The plaintiffs are excellent representatives of the class having participated in efforts to improve the opportunities for the class for years.  Attorneys for the class have been counsel in numerous class actions in state and federal courts both in voting rights cases such as this one as well as other cases involving constitutional rights.


Defendants in this matter are:

The State of Louisiana;


The Governor of Louisiana, John Bel Edwards.  The Governor is the Chief Executive officer of the State and is charged with following the constitution and laws of Louisiana and the United States under Article 4, Section 5 of the Louisiana Constitution.

The Secretary of State of Louisiana, Tom Schedler.  The Louisiana Secretary of State is the chief elections officer for the State of Louisiana under Article 4, Section 7 of the Louisiana Constitution.

  1. FACTS




The first Article of the 1974 Louisiana Constitution enacted a Declaration of Rights.  Section 10 addressed the right to vote.   Section 10 (A) states: “Every citizen of the state, upon reaching eighteen years of age, shall have the right to register and vote, except that this right may be suspended while a person is interdicted and judicially declared mentally incompetent or is under an order of imprisonment for conviction of a felony.”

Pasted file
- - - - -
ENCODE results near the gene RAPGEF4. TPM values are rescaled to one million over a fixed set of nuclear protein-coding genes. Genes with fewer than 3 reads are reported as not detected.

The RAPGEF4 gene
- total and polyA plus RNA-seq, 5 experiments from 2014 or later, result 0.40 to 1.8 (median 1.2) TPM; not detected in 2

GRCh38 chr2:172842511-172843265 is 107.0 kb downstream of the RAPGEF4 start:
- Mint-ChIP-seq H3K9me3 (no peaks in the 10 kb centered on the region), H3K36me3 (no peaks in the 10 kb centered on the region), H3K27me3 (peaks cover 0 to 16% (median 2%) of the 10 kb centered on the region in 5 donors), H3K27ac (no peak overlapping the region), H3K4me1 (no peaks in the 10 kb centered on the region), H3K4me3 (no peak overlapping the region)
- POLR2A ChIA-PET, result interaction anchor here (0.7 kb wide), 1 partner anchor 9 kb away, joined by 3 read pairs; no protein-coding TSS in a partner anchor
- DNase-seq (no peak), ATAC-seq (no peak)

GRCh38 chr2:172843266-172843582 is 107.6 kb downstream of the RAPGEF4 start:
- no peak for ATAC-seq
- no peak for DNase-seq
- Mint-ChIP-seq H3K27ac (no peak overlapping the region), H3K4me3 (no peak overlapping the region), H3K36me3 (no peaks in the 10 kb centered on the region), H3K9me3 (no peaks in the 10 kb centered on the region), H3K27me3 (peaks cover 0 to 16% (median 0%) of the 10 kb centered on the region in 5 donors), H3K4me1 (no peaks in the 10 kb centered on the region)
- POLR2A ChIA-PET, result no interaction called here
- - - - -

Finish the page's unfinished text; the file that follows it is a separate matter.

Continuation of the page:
The Coordinator of legal research for the Constitutional Convention of 1973 that produced the declaration of rights, Professor Lee Hargrave of LSU Law School, wrote a powerfully influential law review article on this section of the Constitution, titled “The Declaration of Rights of the Louisiana Constitution of 1974, 35 Louisiana Law Review 1 (1974).   Professor Hargrave’s article has been cited as an authority seven times by the Louisiana Supreme Court and another seven times by Louisiana Courts of Appeal.

Professor Hargrave pointed out that Article 1, Section 10’s suspension of the right to vote for those convicted of a felony only applies while they are “under an order of imprisonment.”   Hargrave explains what this means on pages 34-35: